Free Societies

Discussing 'Self-control or State Control' in Indonesia

Self control Indonesia

Indonesia's government is facing challenges due to some growing support for radical Islam in the country — a movement coming, in part, from Indonesian universities. To help remedy this precarious situation, Atlas Network partner organized a series of talks and workshops, advocating for freedom among Indonesian students in North Sulawesi.

“In our opinion, radical Islamist uprising is the current challenge, especially with the upcoming local and national elections,” said Muhamad Ikhsan, president and founder of “Yet, could work hand in hand with other like-minded organizations to promote moderation with an open and honest discussion of many issues related to the role of government in personal life, economic development, and the continuation of political development.”

First, held a seminar at the Islamic University of Manado, which attracted an audience of 80 students. The seminar examined the impact of freedom on economic development and featured three panelists: Arhanuddin Salim (Association of Young Lecture), Juan Mahaganti (Mises Club Indonesia), and Rofi Uddarojat (

“Liberty is a genuine value the people of Sulawesi believe in,” said Ikhsan. “However, governments and politicians try to make those free people dependent on political assistance. To change these disastrous people-government relations, cultivating the seeds of liberty for youth and students is a necessary calling.”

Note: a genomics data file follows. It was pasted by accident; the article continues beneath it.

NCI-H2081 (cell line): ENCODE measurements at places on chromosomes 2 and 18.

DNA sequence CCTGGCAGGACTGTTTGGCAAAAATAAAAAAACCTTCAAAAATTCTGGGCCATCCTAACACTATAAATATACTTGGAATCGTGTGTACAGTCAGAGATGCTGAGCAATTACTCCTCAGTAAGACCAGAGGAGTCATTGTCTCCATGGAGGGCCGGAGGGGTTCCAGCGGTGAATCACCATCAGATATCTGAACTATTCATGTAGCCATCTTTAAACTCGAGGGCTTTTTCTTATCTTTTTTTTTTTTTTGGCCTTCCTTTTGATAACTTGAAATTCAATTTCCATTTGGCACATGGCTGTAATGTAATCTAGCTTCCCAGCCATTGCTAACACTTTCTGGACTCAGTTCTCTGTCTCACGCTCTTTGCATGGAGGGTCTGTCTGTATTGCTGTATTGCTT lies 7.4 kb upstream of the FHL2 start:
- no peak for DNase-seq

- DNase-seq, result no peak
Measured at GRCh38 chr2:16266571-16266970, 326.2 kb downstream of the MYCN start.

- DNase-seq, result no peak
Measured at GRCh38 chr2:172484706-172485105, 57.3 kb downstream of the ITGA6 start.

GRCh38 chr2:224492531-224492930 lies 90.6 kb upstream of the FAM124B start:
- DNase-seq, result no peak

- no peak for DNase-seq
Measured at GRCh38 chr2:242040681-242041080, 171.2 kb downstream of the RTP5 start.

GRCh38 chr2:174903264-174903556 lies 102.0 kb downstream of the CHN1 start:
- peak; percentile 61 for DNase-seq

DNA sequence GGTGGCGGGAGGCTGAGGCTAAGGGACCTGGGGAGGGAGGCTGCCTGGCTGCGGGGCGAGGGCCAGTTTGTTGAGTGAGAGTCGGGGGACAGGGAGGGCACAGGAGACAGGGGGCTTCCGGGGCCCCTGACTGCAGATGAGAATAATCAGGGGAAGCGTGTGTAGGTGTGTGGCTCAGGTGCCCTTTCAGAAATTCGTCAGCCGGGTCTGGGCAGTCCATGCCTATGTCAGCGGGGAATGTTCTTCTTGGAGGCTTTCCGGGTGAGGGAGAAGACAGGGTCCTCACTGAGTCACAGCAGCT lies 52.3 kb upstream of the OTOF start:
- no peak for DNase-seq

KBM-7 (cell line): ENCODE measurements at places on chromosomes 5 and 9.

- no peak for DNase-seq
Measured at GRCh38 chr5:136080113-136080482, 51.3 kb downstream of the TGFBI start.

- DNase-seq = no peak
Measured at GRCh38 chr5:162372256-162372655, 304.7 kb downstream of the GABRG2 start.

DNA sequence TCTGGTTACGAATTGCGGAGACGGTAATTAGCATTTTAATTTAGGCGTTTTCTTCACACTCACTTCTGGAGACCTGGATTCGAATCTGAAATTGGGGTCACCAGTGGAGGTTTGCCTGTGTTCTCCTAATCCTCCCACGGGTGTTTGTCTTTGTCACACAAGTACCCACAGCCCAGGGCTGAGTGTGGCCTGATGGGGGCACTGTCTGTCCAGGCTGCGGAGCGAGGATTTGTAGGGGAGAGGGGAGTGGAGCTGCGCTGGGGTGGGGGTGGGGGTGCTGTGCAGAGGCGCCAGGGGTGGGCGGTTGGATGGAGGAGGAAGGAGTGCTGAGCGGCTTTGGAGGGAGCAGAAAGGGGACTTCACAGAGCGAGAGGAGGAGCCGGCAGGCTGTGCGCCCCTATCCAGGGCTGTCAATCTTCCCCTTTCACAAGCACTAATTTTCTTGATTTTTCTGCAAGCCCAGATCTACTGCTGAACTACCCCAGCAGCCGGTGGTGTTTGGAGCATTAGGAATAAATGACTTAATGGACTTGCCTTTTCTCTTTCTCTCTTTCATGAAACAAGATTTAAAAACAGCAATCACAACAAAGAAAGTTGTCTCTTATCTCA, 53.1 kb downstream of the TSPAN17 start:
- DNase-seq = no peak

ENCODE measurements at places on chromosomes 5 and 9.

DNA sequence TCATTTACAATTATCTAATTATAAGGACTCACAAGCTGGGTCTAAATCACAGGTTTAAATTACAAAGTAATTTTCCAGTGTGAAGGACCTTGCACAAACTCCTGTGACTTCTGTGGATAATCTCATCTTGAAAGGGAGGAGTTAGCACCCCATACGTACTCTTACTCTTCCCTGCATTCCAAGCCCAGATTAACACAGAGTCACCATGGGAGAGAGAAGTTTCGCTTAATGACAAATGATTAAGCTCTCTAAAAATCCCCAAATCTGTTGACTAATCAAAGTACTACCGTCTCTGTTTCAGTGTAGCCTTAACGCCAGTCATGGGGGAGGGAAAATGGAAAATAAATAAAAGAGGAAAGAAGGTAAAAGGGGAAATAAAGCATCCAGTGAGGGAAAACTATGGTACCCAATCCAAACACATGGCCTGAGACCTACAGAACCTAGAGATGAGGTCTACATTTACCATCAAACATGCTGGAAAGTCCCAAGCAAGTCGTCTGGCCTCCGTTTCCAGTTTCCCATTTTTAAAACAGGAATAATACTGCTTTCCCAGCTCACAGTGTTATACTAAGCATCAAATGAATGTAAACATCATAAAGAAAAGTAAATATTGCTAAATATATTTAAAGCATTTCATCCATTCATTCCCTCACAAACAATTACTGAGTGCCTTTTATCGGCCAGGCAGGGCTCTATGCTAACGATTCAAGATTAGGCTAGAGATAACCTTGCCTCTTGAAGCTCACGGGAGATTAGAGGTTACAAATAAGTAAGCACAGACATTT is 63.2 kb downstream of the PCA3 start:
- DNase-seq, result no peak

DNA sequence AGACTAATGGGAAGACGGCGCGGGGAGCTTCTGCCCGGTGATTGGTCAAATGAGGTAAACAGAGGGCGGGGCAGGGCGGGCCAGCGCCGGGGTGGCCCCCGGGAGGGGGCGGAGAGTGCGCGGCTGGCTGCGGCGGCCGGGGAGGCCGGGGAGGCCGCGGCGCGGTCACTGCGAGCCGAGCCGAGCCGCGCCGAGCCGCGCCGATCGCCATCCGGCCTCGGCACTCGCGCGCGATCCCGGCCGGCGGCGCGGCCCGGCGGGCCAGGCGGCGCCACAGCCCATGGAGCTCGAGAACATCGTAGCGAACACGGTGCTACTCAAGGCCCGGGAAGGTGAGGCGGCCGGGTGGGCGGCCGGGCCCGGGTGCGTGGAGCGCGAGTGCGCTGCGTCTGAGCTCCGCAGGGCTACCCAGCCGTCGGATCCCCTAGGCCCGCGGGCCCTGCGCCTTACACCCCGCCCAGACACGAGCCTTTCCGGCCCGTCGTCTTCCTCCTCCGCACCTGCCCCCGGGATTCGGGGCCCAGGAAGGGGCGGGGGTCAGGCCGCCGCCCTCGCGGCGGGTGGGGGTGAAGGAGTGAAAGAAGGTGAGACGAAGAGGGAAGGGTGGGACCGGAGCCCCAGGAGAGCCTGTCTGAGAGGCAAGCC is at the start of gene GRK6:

Students participate in discussion around the book Self-Control or State Control? You Decide.

The second event was a lively discussion of Atlas Network Executive Vice President for International Programs and George M. Yeager Chair for Advancing Liberty Tom Palmer’s book, Self-Control or State Control? You Decide. regularly holds their Ngopi Sore untuk Kebebasan (Afternoon Coffee for Freedom, or Ngopsor) at a popular coffee shop, where local freedom champions discuss the ideas of liberty. At the Ngopsor, Amato Assagaf, the founder of Amagi Indonesia, presented a paper that provided a local understanding of self-control. The discussion attracted more than 50 students.

Lastly, hosted a three-day workshop for North Sulawesi students on free markets and small government. Specifically, the event focused on how to apply these concepts to Indonesia, and examined the status of the country’s economic development. The workshop attracted more than 20 students.

“The activities had two aims: first, the seminar book launch and afternoon coffee for freedom promoted free market ideas and the disastrous impact of state intervention,” continued Ikhsan. “By discussing Self-Control or State Control, we also embraced the personal responsibility that follows personal freedom. Second, the student workshop was designed to introduce the market economy and current issues in government policies, especially in the context of local politics. The workshop also targeted student leaders in order to prepare them to be agents of change at their respective campuses.”